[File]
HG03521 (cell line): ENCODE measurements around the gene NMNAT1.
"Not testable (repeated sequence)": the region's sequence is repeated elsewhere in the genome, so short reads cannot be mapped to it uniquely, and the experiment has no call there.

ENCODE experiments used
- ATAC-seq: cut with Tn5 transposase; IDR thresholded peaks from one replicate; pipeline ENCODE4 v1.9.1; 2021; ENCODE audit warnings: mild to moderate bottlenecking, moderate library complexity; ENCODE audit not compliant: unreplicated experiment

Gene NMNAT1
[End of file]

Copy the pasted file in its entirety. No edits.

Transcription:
HG03521 (cell line): ENCODE measurements around the gene NMNAT1.
"Not testable (repeated sequence)": the region's sequence is repeated elsewhere in the genome, so short reads cannot be mapped to it uniquely, and the experiment has no call there.

ENCODE experiments used
- ATAC-seq: cut with Tn5 transposase; IDR thresholded peaks from one replicate; pipeline ENCODE4 v1.9.1; 2021; ENCODE audit warnings: mild to moderate bottlenecking, moderate library complexity; ENCODE audit not compliant: unreplicated experiment

Gene NMNAT1